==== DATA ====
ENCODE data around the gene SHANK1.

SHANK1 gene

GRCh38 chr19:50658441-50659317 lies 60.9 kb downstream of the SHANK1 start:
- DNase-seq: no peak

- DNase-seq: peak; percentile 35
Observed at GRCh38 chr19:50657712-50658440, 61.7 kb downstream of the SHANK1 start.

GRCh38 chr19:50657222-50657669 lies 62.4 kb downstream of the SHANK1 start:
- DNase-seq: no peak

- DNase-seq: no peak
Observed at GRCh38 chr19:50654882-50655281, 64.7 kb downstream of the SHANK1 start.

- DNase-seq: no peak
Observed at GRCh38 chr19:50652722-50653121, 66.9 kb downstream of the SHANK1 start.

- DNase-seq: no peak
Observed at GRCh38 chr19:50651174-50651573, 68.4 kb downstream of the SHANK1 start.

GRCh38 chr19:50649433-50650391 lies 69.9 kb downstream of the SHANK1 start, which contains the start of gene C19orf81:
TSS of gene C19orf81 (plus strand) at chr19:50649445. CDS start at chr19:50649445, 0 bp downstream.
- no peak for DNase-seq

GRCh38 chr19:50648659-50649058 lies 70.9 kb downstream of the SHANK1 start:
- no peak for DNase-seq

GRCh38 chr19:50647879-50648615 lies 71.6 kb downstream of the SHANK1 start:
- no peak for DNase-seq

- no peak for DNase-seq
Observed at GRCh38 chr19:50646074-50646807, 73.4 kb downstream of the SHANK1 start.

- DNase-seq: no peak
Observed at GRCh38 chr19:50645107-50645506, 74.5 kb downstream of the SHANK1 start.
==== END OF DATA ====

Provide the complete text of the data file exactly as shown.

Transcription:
ENCODE data around the gene SHANK1.

SHANK1 gene

GRCh38 chr19:50658441-50659317 lies 60.9 kb downstream of the SHANK1 start:
- DNase-seq: no peak

- DNase-seq: peak; percentile 35
Observed at GRCh38 chr19:50657712-50658440, 61.7 kb downstream of the SHANK1 start.

GRCh38 chr19:50657222-50657669 lies 62.4 kb downstream of the SHANK1 start:
- DNase-seq: no peak

- DNase-seq: no peak
Observed at GRCh38 chr19:50654882-50655281, 64.7 kb downstream of the SHANK1 start.

- DNase-seq: no peak
Observed at GRCh38 chr19:50652722-50653121, 66.9 kb downstream of the SHANK1 start.

- DNase-seq: no peak
Observed at GRCh38 chr19:50651174-50651573, 68.4 kb downstream of the SHANK1 start.

GRCh38 chr19:50649433-50650391 lies 69.9 kb downstream of the SHANK1 start, which contains the start of gene C19orf81:
TSS of gene C19orf81 (plus strand) at chr19:50649445. CDS start at chr19:50649445, 0 bp downstream.
- no peak for DNase-seq

GRCh38 chr19:50648659-50649058 lies 70.9 kb downstream of the SHANK1 start:
- no peak for DNase-seq

GRCh38 chr19:50647879-50648615 lies 71.6 kb downstream of the SHANK1 start:
- no peak for DNase-seq

- no peak for DNase-seq
Observed at GRCh38 chr19:50646074-50646807, 73.4 kb downstream of the SHANK1 start.

- DNase-seq: no peak
Observed at GRCh38 chr19:50645107-50645506, 74.5 kb downstream of the SHANK1 start.